2

Damon Eris: A Plea for Political Independence from the Parties of the 1%

Damon Eris writes at Poli-Tea Party (emphasis added):

There is an inspiring amount of third party and independent political activity happening at the occupation protests in New York and Washington DC.  Consider, for example, the case of the Greens.  In New York, Green party activists have been involved at Occupy Wall Street from the very first days of the protest.  A number of weeks ago a liaison from the party made an announcement at a general assembly pledging the full support of Green party activists all over the country and asking how Greens could help the movement.  A number of high profile Greens were present at the Freedom Plaza protests in Washington DC over the weekend, including Cheri Honkala, Howie Hawkins and Ralph Nader.  Now, it appears that Jill Stein, a former Green party candidate for governor of Massachusetts who is seeking the party’s nomination for president in 2012, has been visiting Occupy Boston in recent days and campaigning in support of the 99%. 

It is not difficult to understand why third party and independent activists would be attracted to the Occupy Everything protests spreading across the country.  A simple explanation is embedded in the movement’s most prominent slogan: We are the 99%.  The Democratic and Republican parties do not represent the interests of 99% of the American people.  They are the parties of the ruling financial oligarchy and political class.  They are the parties of the 1%. 

Democrats, obviously, are attempting to hijack this movement the same way the Republicans hijacked the Tea Party movement in 2009-2010 and the same way the Democrats hijacked the anti-war movement in 2005-2006.  At present, many participants in these protests appear to be vehemently intent upon maintaining their political independence.  Yet the same was true of Tea Party activists in the spring of 2009, and we know how that turned out.  The question is whether this movement will suffer the same fate.  The more important question is: what can be done to avert that outcome?

As someone who was active in the Tea Party movement until it was infiltrated and destroyed by the Republican party, I urge all Tea Party activists who have maintained at least a semblance of political independence to become involved in the occupation protests.  As an Independent, I urge all Independents to become active in this movement.  As an advocate of third party alternatives to the Democrat-Republican duopoly, I urge all third party activists to become involved in this movement.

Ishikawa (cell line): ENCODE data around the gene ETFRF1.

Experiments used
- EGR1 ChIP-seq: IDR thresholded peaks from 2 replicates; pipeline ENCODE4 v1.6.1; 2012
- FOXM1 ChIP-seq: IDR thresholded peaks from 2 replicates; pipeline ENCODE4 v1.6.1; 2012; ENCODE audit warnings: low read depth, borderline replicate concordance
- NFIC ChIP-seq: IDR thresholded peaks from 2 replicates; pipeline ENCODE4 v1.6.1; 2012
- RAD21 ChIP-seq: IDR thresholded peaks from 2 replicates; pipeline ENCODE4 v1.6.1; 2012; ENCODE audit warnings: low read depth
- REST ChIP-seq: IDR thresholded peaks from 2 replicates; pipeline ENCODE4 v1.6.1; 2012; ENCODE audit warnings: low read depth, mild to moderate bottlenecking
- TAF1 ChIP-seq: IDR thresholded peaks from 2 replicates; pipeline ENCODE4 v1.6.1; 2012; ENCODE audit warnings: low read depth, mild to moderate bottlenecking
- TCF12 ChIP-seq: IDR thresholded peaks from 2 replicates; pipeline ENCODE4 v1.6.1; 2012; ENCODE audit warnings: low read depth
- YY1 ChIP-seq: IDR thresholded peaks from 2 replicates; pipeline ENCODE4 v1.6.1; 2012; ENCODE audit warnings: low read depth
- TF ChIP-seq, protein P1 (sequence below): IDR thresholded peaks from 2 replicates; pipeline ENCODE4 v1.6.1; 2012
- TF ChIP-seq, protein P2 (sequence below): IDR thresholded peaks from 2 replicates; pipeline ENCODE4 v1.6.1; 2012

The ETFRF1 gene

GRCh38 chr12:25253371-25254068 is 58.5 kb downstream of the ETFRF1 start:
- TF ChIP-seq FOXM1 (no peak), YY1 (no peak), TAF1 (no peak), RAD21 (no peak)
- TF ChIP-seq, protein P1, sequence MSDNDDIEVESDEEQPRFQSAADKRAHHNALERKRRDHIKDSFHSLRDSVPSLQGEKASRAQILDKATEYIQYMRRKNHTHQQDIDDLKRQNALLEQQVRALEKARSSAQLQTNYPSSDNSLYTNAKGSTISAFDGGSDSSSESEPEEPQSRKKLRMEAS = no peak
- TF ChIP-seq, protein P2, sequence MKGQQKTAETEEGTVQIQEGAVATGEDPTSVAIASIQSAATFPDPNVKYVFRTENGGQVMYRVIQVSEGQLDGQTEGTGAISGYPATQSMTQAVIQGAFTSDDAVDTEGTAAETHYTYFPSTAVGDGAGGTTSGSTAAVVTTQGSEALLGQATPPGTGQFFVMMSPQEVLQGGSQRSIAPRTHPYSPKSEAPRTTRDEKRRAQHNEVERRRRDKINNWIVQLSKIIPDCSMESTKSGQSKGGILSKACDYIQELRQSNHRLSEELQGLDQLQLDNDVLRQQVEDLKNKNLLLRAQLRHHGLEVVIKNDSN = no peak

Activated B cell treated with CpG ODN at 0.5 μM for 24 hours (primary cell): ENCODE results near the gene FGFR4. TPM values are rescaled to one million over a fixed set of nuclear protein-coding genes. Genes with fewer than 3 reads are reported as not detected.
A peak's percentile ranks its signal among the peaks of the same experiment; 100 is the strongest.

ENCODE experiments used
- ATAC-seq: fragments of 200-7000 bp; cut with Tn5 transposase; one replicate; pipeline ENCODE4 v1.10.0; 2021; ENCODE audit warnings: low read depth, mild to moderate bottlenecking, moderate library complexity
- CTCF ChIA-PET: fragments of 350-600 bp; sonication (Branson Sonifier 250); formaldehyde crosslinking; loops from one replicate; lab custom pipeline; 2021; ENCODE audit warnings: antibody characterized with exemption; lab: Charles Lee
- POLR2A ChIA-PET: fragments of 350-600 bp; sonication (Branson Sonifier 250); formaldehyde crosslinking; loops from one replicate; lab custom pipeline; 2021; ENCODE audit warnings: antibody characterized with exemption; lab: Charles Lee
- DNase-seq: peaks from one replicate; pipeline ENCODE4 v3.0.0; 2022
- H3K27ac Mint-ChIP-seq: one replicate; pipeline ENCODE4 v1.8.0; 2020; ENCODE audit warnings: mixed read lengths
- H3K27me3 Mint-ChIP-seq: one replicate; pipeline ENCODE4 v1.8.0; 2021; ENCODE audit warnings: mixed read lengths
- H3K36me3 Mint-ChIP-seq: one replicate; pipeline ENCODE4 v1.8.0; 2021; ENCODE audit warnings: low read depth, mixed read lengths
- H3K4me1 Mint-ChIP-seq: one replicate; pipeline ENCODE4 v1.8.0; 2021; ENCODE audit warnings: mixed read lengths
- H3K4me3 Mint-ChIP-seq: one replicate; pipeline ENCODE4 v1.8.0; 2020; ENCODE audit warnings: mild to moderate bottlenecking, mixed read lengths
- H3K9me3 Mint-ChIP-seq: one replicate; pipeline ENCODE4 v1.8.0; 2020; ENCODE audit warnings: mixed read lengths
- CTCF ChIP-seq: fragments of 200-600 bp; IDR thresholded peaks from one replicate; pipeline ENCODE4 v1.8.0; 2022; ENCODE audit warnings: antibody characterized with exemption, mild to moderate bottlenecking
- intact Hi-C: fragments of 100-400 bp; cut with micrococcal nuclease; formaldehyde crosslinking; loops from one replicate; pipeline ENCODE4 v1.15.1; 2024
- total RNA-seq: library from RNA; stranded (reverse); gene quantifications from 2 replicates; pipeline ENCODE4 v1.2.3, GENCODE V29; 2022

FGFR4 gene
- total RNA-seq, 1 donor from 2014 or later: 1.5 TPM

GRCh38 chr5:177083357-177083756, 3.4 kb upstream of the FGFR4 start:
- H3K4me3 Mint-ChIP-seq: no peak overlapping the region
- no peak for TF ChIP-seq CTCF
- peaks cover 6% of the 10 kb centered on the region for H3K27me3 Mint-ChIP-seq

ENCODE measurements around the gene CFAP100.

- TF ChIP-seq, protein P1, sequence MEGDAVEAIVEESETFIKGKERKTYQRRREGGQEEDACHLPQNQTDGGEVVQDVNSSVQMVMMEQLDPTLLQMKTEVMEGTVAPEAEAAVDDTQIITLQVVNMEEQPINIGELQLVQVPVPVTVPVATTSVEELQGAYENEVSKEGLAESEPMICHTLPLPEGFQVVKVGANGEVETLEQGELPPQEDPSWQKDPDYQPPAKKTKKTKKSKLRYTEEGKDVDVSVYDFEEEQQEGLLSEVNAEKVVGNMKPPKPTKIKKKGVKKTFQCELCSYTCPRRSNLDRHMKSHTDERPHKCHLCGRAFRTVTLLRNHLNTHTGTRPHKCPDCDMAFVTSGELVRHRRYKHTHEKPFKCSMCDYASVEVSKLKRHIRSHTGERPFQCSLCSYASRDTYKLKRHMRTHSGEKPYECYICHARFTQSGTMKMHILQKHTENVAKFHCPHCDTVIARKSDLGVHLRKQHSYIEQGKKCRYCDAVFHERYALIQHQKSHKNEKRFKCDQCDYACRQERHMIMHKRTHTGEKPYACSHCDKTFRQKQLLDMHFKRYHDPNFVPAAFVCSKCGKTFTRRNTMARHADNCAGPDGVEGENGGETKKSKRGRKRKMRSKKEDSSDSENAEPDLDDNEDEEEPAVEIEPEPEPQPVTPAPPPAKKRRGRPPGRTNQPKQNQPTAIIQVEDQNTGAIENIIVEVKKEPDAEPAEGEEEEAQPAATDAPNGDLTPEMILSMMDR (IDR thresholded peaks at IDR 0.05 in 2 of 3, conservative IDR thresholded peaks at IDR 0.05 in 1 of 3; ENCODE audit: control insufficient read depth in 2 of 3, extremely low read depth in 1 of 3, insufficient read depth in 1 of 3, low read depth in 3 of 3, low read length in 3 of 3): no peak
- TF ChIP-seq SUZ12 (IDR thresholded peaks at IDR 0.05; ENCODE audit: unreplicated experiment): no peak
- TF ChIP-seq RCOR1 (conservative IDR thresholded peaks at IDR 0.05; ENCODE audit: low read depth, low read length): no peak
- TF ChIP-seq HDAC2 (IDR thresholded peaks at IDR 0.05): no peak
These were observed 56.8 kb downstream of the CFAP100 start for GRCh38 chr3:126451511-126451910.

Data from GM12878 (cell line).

Perhaps some may say they do not agree with the direction this movement is heading and refuse to become involved.  The funny thing is, if you become involved you can change its direction.  It is really that simple.   

3

Which Presidential Candidate Stands With The 99 Percent?

JClifford writes at Irregular Times:

A week ago, I noted that the Occupy Boston protest was not just demanding social justice. The protesters were making social justice happen, by feeding homeless people who have been occupying the streets of Bean Town for a long, long time. That’s the kind of direct action that America needs more of. It deserves attention.

As it happens, a presidential candidate gave the Occupy Boston protest for very direct attention this weekend – by visiting the Occupy Boston encampment and talking with the protesters face to face. Who was it?

Mitt Romney lives in Massachusetts. It wasn’t him, though.

Barack Obama hasn’t visited any occupation movement protests. He sticks to friendly crowds in comfortable arenas, and to vague acknowledgement that the occupation protests are expressing “frustration”. What President Obama doesn’t seem to realize is that much of the frustration among the occupy groups is with his own anti-liberal agenda.

green party for presidentThe presidential candidate who visited Occupy Boston this weekend is, like the occupation movement itself, neither Democrat nor Republican. She was Jill Stein, a Massachusetts doctor who is expected to formally announce her candidacy for the 2012 Green Party presidential nomination on October 24.

This afternoon, Occupy Boston is joining with other local groups, including Colleges Occupy Boston and Mass Uniting for a march from the bandstand on Boston Common to Dewey Square for a rally there. The march starts at 1:30 and the rally starts at 3:00.